“I’ve talked more to my neighbors in the last four days than the last four years I’ve lived on the street.”
The hurricane reminds us of the fragility of our civilization.
We go from air-conditioned comfort to sleeping in the humid night air. One minute, we have anything we want to eat or drink, and the next minute, we’re hoping we have potable water.
We’re humbled as the forces of nature laugh at our digital world. We’re so advanced in technology; it’s strange to think our lives could be in danger as we sit in our homes wondering if the roof will blow off.
Our computer keys no longer bring instant information, entertainment and communication, so we look up from our screens. Fortunately, we see other people when we look up. I’ve talked more to my neighbors in the last four days than the last four years I’ve lived on the street.
Even our constant companion, the cell phone, let many of us down with erratic connections.
I looked out my window the other night and saw a quarter-moon shining between tree branches, an experience that’s been around as long as people and the moon. How many songs and poems has it inspired? I probably would have missed this sight if the computer had been up and running.
We opened the doors one evening after the storm and were surprised that the air was cooler. If the air conditioning had been running, I likely would have missed this refreshing breeze.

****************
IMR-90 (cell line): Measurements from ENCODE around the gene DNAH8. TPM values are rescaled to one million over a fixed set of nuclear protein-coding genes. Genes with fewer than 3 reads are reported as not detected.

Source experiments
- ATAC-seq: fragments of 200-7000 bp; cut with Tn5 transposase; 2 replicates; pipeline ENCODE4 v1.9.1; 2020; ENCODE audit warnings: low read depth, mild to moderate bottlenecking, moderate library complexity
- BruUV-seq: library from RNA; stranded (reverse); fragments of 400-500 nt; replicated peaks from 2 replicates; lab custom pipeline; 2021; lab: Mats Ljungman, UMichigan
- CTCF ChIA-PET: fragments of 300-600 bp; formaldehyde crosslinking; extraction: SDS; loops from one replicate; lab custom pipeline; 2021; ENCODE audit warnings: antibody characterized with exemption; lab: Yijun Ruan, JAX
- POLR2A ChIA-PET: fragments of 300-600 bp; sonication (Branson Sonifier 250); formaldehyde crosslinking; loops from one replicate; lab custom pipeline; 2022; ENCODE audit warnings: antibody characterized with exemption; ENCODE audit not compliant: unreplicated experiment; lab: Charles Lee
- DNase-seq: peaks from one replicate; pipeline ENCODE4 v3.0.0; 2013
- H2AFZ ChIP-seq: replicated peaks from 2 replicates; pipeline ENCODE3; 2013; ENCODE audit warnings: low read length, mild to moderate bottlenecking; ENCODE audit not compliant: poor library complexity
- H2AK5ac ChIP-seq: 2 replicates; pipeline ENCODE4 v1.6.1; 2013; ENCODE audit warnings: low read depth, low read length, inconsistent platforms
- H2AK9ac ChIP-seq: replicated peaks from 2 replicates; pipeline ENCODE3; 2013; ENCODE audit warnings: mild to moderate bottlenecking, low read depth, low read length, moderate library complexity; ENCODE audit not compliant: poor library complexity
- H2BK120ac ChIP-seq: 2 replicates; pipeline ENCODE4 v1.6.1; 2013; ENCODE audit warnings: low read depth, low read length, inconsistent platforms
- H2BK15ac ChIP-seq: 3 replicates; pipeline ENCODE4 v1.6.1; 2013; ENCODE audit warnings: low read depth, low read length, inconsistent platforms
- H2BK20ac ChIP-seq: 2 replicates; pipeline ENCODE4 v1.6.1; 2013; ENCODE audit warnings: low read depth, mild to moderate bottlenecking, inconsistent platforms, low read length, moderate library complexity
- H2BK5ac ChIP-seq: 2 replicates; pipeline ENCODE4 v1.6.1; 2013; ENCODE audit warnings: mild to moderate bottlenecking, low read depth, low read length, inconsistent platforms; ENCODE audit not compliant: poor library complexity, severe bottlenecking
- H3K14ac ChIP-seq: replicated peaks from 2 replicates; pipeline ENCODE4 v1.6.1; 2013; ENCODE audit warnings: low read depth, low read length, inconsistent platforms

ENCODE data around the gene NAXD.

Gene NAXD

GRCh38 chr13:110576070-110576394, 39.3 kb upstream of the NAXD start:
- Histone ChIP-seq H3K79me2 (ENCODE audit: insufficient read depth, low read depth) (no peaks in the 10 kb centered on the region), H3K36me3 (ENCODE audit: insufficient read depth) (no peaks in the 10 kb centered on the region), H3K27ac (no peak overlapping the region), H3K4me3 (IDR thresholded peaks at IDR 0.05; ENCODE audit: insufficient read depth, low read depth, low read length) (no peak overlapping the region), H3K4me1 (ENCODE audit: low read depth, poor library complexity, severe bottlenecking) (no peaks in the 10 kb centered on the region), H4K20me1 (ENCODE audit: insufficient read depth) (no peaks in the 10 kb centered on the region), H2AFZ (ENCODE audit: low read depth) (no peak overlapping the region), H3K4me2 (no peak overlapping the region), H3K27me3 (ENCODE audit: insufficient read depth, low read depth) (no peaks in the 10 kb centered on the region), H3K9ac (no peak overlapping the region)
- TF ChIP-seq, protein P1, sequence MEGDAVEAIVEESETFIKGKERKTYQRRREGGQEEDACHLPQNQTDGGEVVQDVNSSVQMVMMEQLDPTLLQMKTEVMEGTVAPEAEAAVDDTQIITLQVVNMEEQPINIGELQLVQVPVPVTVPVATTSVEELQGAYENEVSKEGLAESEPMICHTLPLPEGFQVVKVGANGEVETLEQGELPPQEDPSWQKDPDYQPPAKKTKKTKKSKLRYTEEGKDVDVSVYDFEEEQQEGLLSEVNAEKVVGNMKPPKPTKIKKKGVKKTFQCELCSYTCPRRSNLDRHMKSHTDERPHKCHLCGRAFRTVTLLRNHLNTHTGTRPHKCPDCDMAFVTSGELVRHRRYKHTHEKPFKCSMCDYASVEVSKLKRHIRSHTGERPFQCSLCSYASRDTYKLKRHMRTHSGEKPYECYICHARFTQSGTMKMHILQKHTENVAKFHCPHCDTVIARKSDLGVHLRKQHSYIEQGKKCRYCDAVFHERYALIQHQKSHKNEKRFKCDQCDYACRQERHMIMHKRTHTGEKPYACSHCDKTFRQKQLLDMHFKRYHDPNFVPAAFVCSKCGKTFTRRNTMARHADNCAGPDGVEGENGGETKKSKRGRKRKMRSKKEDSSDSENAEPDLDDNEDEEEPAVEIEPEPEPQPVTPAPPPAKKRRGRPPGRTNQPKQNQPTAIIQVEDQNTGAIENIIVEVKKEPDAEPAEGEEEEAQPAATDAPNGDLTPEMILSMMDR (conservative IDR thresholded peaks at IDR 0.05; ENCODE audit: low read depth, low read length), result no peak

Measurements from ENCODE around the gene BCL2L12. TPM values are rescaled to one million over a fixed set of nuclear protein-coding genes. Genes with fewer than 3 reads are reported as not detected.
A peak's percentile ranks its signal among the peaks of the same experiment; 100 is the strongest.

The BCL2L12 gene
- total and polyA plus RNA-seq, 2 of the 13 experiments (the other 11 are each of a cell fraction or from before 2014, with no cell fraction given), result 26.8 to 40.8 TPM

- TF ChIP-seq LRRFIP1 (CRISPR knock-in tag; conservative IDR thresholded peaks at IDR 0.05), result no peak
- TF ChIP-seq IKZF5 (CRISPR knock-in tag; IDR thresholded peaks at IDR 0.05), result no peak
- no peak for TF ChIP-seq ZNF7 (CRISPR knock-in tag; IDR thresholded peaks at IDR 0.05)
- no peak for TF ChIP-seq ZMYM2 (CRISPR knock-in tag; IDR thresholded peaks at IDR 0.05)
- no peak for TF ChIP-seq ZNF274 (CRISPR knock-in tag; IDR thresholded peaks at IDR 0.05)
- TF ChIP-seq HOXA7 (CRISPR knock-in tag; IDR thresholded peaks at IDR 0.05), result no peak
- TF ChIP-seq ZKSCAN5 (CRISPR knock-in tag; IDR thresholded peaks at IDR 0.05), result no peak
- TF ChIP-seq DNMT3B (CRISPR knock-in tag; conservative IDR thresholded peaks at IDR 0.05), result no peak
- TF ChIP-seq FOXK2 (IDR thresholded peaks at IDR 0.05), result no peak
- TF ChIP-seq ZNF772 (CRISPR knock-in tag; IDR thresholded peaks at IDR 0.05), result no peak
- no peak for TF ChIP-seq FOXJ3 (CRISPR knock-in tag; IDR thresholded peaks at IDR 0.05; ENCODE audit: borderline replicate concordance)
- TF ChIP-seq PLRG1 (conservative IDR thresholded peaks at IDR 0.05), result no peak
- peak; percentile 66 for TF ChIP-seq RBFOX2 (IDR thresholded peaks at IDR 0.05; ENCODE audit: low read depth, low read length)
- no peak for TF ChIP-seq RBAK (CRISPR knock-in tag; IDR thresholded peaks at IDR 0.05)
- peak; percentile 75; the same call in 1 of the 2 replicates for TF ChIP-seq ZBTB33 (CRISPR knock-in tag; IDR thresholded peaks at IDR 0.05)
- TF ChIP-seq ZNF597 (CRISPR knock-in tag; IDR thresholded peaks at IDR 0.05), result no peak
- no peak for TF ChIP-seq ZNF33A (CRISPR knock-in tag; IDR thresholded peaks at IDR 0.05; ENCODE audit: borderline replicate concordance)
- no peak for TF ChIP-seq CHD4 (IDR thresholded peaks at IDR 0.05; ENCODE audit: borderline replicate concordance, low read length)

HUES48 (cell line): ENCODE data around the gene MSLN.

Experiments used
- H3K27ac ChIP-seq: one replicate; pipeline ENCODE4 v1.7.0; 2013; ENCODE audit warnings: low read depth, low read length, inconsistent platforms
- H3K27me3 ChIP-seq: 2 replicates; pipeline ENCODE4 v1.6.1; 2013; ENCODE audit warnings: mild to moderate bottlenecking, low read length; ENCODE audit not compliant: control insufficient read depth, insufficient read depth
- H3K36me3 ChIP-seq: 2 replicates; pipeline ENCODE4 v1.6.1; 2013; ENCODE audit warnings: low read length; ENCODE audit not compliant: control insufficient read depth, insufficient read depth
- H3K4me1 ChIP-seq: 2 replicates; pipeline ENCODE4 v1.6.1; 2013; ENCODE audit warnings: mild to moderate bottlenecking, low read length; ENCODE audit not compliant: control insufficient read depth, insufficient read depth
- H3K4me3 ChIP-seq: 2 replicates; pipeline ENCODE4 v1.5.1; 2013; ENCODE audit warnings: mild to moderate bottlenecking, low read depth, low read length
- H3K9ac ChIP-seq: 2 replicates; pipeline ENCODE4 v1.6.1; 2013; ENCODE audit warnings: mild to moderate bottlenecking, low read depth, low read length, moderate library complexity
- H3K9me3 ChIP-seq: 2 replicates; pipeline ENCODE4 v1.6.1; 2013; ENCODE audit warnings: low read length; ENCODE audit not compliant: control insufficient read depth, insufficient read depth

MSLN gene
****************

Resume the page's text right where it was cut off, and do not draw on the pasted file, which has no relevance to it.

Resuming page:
The storm takes us back to an earlier time. The hero of the hurricane was the radio, an invention that changed the world more than 100 years ago. During the storm, people huddled around their radios, eager for any kind of information. They were not scanning their individual cell phones, but rather sharing a broadcast like families years ago.
I paid a visit to the past by playing scrabble with an actual board, instead of a computer, laboriously lifting the wooden tiles as they did in the primitive days of yore. But there was a certain satisfaction in laying each tile down to spell a high-counting word. And it was more of a personal, as the competitor was sitting across the board, rather than staring at a computer screen in another town or even state.
But when the power is restored, it’s pure excitement. We’re sitting in a room half-lit by a lantern, when the power blinks on with a joyous light. The refrigerator starts its familiar, comforting hum. Cool, comfortable air starts to filter into the room. The TV and computer come to life with bright images.
It’s like Christmas and a birthday combined.
A visit to the past is nice, and thought-provoking, but the present is irresistible.